On CBS’s Face the Nation gabfest this morning, Major Garrett (substituting for Bob Schieffer) tried manfully to get House Majority Leader Eric Cantor to open up about the House leadership’s announced immigration reform principles (video below). Cantor wouldn’t sing, apart from reciting support for the Democratic line on “DREAMers.” (Insert groan here.)
Why so shy? I find that peculiar. I don’t think the explanation is stupidity. I don’t think the explanation is cupidity. I can’t explain it.
Over at NRO, my daughter Eliana reports on the division between House GOP leadership and the rising stars among the rank and file. This is a subject of intense interest to us and I’m taking the liberty of quoting Eliana at length:
One tacit premise of the Republican House leadership’s push for immigration reform is that it’s good politics. The four members of the GOP conference stepping on to a larger stage this year, as candidates for the U.S. Senate, will probably disagree, and the 2014 campaign season may pit House leaders, chief among them Speaker John Boehner, who are campaigning for reform, against some of the party’s rising stars who are likely to crisscross their states inveighing against it.
Two of the GOP’s Senate candidates, West Virginia congresswoman Shelley Moore Capito and Arkansas congressman Tom Cotton, are considered up-and-comers in the party. They are challenging incumbent Democrats but are considered likely to win their races. In the House last summer, Cotton led the conservative opposition to the Gang of Eight bill; one Republican congressman tells me that emails are “flying around lampooning the legalization proposal” being floated by House leadership, and “these aren’t guys like Steve King but guys like (Raul) Labrador and (Tom) Cotton and (Mick) Mulvaney.” Capito, for her part, states on her website that she supports a border fence, including a virtual fence “that uses cameras, sensors, and motion detectors”; opposes amnesty; and says it’s her mission to “ensure that millions of jobs are not taken from hardworking Americans by illegal immigrants.”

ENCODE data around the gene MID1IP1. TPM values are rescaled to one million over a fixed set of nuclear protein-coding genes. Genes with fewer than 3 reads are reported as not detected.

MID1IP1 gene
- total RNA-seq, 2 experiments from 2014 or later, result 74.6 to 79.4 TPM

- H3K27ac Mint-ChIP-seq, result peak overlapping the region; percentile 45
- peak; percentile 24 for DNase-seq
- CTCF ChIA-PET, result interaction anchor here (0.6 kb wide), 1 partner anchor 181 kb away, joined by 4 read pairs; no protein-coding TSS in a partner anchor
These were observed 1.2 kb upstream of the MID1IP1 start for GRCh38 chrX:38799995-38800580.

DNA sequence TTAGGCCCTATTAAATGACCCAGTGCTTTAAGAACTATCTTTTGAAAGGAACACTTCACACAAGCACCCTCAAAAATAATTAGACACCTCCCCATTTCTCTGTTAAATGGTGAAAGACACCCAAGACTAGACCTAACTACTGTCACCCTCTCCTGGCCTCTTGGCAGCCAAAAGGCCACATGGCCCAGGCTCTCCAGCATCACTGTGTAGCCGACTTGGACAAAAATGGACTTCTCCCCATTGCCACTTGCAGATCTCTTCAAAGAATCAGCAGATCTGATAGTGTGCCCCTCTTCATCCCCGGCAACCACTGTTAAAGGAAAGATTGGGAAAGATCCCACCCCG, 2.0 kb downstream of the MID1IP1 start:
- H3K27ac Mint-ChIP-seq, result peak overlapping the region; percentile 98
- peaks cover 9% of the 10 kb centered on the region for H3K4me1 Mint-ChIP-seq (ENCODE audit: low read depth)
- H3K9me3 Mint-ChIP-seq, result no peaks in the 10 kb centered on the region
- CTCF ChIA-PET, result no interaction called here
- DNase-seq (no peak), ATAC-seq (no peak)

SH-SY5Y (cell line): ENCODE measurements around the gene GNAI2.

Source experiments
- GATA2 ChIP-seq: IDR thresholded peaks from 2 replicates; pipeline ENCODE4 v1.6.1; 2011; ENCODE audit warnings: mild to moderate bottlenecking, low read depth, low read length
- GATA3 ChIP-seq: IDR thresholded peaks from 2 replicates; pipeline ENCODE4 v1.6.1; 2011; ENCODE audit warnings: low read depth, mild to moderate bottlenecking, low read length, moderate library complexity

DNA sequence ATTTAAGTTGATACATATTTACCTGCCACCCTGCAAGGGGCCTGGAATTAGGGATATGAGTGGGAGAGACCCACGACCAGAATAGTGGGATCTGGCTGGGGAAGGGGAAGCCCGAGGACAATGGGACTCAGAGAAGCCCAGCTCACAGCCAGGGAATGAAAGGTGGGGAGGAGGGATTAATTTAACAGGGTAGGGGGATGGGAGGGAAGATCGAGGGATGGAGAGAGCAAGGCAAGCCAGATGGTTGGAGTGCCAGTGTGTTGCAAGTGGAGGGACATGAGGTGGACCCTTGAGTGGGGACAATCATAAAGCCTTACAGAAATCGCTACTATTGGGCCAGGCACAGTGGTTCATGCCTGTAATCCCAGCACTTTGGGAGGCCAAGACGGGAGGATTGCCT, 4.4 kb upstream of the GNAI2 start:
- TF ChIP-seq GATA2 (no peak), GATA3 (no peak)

Louisiana’s Bill Cassidy and Montana’s Steve Daines are also likely to oppose the sort of piecemeal immigration reform that is likely to come through the House. Asked for his views on the current immigration debate, a Cassidy spokesman referred me to the congressman’s statement explaining his opposition to the Gang of Eight bill. Daines has stated that he will oppose “any proposal that contains amnesty for illegal immigrants currently in our country.”
How an intra-party debate on immigration will impact the 2014 landscape is an open question. One House Republican familiar with the thinking of the candidates calls the legalization provisions contained in the principles released by House leadership “ludicrous and insulting” and tells me that, ahead of the 2014 midterms, the candidates themselves worry that “the whole effort will do nothing but provoke a scorched-earth, bloody civil war in the GOP, the only victor of which will be the Democratic party.” Another House Republican tells me, via text message, that the “general feeling” is that “getting into immigration will hurt Senate takeover chances.” National Republican Senatorial Committee spokesman Brad Dayspring, on the other hand, doesn’t see the issue having much of an impact. “Polling shows (immigration) is not an issue with huge resonance and each candidate will handle in the appropriate way for their constituents,” he says.
One more thing: Speaker Boehner’s office phone number is 202-225-6205. The number for the U.S. Capitol switchboard is 202-224-3121. The good folks who work the switchboard will put you right through to your representative’s office.